Human Rights Section of UN Stabilization Mission in Haiti (MINUSTAH) and UN Human Rights office 4 July published report on threats to human rights and security, including widespread impunity, lack of investigation into illegal and arbitrary arrests, inhumane prison conditions and targeting of vulnerable women and children by traffickers. Report by National Network for Defense of Human Rights NGO 29 June also highlighted govt’s failure to address growing insecurity, reported 94 people shot dead in first half 0f 2017. MINUSTAH head Sandra Honoré 18 July told UN Security Council Haiti has “remained on the path of stabilisation and democratic consolidation”. Tensions increased along border with Dominican Republic, which reported continued smuggling and trafficking of women and children and said it would adopt tougher stance against illegal Haitian immigrants; arrested and repatriated some 4,000 Haitians in second week of July alone, and reportedly turned back 140,000 during first half of 2017. U.S. court 22 June sentenced former Senator Guy Philippe to nine years’ prison on corruption charges including money laundering and accepting bribes in connection to international drug trafficking. Foreign ministry 26 July announced it would cut diplomatic missions by 66% due to budget cuts.
Without an inclusive national pact on critical priorities, President Michel Martelly faces the spectre of a failed presidency, and Haiti risks international abandonment.
The UN Stabilisation Mission in Haiti (MINUSTAH) needs a gradual reconfiguration of its operations prior to a withdrawal, to avoid a security vacuum and give Haiti the chance for sustainable development.
A dysfunctional justice system continues to pose significant obstacles to the democratic process in a post-earthquake Haiti where security and stability remain fragile.
Kidnapping, urban gangs and unresolved killings form a trifecta of challenges to citizen safety that the four month-old Martelly administation must confront by speedily completing reforms to professionalise the Haitian National Police(HNP).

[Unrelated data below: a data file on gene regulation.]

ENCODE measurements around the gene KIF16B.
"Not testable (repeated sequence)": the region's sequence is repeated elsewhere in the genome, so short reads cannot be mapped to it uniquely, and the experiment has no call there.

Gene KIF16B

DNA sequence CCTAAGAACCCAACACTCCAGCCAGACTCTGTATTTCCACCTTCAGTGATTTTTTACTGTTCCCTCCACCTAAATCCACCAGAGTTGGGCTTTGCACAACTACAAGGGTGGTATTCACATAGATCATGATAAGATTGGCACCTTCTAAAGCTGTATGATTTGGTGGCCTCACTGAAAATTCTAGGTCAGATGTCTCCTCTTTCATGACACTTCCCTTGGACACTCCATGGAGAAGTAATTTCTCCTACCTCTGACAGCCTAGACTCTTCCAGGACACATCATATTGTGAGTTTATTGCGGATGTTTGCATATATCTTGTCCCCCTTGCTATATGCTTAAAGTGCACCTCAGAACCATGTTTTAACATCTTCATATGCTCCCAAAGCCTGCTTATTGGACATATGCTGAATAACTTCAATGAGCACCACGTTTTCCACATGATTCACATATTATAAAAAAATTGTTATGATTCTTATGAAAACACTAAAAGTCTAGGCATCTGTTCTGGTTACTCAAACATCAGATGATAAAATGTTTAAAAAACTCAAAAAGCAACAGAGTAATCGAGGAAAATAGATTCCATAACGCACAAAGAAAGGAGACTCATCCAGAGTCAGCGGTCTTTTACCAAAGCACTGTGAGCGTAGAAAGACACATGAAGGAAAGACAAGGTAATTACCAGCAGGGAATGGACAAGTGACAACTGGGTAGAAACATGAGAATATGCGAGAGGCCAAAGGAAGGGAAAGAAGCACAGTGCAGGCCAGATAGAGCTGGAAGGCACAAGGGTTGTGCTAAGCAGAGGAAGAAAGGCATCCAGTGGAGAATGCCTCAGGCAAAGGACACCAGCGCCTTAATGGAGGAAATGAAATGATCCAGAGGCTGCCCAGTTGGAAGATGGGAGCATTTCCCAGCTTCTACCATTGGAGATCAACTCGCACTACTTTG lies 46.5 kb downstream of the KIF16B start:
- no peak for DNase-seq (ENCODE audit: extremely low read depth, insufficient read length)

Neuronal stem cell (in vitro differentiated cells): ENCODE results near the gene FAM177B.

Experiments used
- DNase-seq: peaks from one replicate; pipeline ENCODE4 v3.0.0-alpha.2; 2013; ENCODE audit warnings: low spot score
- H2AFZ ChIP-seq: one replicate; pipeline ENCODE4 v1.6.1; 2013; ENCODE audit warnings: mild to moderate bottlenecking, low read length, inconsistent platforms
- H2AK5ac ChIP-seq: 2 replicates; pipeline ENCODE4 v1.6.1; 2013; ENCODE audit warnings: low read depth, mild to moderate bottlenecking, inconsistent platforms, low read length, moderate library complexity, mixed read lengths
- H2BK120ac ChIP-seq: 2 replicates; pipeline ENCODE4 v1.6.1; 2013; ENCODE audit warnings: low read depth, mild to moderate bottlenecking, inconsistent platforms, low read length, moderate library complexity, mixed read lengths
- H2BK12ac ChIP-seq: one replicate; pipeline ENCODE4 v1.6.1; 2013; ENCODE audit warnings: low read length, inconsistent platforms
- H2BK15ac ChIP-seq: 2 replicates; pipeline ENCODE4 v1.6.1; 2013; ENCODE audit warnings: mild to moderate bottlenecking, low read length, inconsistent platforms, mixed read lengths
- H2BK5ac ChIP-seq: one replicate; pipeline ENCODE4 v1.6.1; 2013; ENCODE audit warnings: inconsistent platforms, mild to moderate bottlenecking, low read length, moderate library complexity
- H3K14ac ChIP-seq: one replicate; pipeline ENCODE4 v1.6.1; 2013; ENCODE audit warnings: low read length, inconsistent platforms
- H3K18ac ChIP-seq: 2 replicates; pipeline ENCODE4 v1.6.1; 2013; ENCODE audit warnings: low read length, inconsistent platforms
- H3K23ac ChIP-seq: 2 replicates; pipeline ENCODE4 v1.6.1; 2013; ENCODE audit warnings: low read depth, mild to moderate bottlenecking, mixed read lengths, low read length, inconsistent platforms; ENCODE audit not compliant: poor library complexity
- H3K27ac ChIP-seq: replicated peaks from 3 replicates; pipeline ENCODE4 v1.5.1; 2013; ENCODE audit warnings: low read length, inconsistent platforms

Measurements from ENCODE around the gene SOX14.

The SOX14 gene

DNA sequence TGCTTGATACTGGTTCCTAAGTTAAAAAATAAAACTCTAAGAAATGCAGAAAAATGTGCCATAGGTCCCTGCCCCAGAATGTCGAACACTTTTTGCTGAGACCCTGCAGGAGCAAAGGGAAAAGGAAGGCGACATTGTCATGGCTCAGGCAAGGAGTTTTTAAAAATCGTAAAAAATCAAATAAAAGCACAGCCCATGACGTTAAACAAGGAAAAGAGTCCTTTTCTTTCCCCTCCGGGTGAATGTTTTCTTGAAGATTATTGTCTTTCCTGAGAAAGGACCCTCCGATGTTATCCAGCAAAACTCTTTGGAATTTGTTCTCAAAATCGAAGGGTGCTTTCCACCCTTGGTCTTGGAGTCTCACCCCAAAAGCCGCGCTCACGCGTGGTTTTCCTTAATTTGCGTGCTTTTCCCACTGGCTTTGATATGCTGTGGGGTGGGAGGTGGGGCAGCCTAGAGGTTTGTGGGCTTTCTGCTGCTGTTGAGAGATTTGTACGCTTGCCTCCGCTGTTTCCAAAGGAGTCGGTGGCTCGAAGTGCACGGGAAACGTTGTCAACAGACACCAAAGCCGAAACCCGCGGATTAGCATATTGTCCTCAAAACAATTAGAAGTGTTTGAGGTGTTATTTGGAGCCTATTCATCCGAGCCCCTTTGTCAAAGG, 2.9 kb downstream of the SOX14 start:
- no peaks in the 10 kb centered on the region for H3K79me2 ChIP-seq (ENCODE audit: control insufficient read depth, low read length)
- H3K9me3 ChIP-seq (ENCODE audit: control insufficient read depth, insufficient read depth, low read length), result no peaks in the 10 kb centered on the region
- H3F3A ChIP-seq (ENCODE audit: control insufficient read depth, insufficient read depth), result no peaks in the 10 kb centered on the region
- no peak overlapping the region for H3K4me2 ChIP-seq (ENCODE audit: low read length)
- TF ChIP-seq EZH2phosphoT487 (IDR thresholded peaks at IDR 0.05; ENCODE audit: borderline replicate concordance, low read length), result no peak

A year and a half after a deadly earthquake devastated its capital, 650,000 victims still wait for permanent housing in more than 1,000 unstable emergency camps across Haiti as a new hurricane season arrives.
Haitian authorities and the international community need to ensure that the first post-quake elections meet acceptable standards of credibility and produce the legitimate government needed to carry through massive institutional and infrastructure reconstruction.
Originally published in Huffington Post
Presentation by Mark L. Schneider, Senior Vice President, International Crisis Group on “Is it time for MINUSTAH to leave Haiti?” at the Center for Strategic and International Studies (CSIS), Washington, DC, 25 July 2013.
Originally published in Reforma
Originally published in Miami Herald
Delayed elections, mistrust and public protests against Haitian President Michel Martelly threaten the country’s chance to end decades of political conflict and to recover from the 2010 earthquake. Without a national accord, the country risks ongoing crises. Javier Ciurlizza, Crisis Group Program Director for Latin America and the Caribbean, tells us more on the current challenges Haiti is facing.